I know, I know: its use is viewed with jaundiced eye by many professional musicians. Some consider that no musician worth his violin strings would even think of using it. After all, a professional musician should learn to deal with performance anxiety, right? Drugs like Inderal dull the edge of a performance and just show the weakness of the individual, don't they?
But I'm not talking about using Inderal to control performance anxiety. During the last year, tremors in my hands and fingers, especially my right hand, caused by multiple sclerosis, have gotten progressively worse, making playing all but impossible. At first it was just my right thumb. That posed a challenge for me in maintaining control of my bow, but it wasn't anything I couldn't handle. But over the course of the spring and summer, the tremors spread to the rest of my fingers. I asked my neurologist what I could do about it; she prescribed Gabapentin, a drug typically prescribed to control seizures. And she said if that didn't help I could try Lorazepam, a drug related to Valium. Neither of the drugs worked. The tremors continued to worsen; by the beginning of this year I couldn't play without my bow skipping horribly. In mid January I was asked to audition to play a wedding this coming summer. I almost cancelled. Feeling despondent as I faced the probability that I would no longer be able to play for weddings or for church, or at the nursing home, I prayed I would be able to perform well for the young couple who wanted me for their wedding.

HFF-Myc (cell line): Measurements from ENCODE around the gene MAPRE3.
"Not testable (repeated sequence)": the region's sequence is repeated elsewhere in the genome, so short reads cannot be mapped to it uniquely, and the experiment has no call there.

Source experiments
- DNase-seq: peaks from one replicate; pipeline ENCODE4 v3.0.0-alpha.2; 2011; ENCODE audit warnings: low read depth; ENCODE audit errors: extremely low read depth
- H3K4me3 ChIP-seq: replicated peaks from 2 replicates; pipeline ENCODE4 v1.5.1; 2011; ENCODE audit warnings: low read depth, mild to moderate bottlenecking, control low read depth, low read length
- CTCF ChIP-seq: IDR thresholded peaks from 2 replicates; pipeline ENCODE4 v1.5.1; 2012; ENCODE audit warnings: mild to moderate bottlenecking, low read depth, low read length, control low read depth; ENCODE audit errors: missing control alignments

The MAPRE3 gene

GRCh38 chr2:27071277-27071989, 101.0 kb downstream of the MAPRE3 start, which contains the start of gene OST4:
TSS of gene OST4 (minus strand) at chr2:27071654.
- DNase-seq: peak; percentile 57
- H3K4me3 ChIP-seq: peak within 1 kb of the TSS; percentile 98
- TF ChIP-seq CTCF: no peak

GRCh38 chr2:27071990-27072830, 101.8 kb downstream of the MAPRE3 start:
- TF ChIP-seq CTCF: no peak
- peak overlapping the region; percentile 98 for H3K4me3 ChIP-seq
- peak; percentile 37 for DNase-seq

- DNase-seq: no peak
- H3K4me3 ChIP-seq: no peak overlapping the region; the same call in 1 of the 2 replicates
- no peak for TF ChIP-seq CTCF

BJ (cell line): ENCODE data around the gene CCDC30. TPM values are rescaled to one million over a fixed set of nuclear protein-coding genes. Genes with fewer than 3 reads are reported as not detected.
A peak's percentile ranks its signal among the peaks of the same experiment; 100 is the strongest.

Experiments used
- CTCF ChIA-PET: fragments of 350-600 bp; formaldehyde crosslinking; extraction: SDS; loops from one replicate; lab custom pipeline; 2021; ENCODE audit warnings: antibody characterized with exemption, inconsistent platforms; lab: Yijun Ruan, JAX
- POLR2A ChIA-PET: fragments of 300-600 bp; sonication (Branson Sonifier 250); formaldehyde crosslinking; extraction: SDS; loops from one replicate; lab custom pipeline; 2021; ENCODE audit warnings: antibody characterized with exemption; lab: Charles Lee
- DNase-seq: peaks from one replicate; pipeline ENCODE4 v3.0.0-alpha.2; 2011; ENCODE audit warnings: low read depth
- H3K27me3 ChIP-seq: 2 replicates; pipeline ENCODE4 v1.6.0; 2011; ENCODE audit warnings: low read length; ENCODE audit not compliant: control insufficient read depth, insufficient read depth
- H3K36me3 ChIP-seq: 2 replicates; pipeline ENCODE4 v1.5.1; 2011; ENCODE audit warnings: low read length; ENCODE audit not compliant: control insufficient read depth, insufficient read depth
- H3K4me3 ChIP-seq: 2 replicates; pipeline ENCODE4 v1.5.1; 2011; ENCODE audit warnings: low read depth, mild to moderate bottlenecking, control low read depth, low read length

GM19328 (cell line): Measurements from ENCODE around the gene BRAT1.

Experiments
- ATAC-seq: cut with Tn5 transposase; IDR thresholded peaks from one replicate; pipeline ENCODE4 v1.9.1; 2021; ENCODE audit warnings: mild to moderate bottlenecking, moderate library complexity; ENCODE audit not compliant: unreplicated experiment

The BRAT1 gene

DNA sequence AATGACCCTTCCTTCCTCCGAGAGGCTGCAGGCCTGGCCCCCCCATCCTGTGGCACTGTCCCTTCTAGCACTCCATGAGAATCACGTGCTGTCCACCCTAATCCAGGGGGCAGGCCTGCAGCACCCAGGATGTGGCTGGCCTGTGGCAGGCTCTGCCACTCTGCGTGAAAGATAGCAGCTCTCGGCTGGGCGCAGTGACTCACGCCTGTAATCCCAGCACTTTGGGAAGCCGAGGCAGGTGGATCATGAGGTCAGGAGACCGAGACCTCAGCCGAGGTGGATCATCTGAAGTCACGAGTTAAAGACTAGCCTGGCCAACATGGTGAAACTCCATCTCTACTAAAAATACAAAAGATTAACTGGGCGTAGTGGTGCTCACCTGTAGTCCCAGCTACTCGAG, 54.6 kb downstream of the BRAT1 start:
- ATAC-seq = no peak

The audition was, I thought, disastrous. My bow skipped horribly, and because I was concentrating so hard on just controlling my bow-arm, intonation and interpretation suffered terribly.
Inexplicably, the couple hired me.
On Monday of this week I saw my neurologist and told her the drugs she'd presecribed four months ago were not helping. I had heard about a surgical procedure in which an electrode is placed deep into the hypothalamus in the brain to control tremors, and I was thinking of asking her about the procedure, even though it carries risks. But she told me that the Gabapentin was a newer drug, and that I should try the older "tried and true" drug, Inderal. She said to give it about three weeks to reach therapeutic levels in my blood, but tonight I had the best practice session I've had in months; my hand and fingers behaved, and Bach's Air and Handel's Sonata No. 4 in D Major rolled sweetly and smoothly from my fingers and my bow. For the first time in months I am encouraged rather than exhausted by a practice session and I don't feel that playing is a hopeless pipe-dream, and I am excited to be able to play well.
Now, after the setbacks of the past year I am a little leery of the possiblility that the tremors will worsen again, and I worry that I may develop a tolerance for Inderal that will require an increasing dosage. But the fact that I could play this evening and control my bow was a very encouraging sign.
Inderal: who'd a thunk it?
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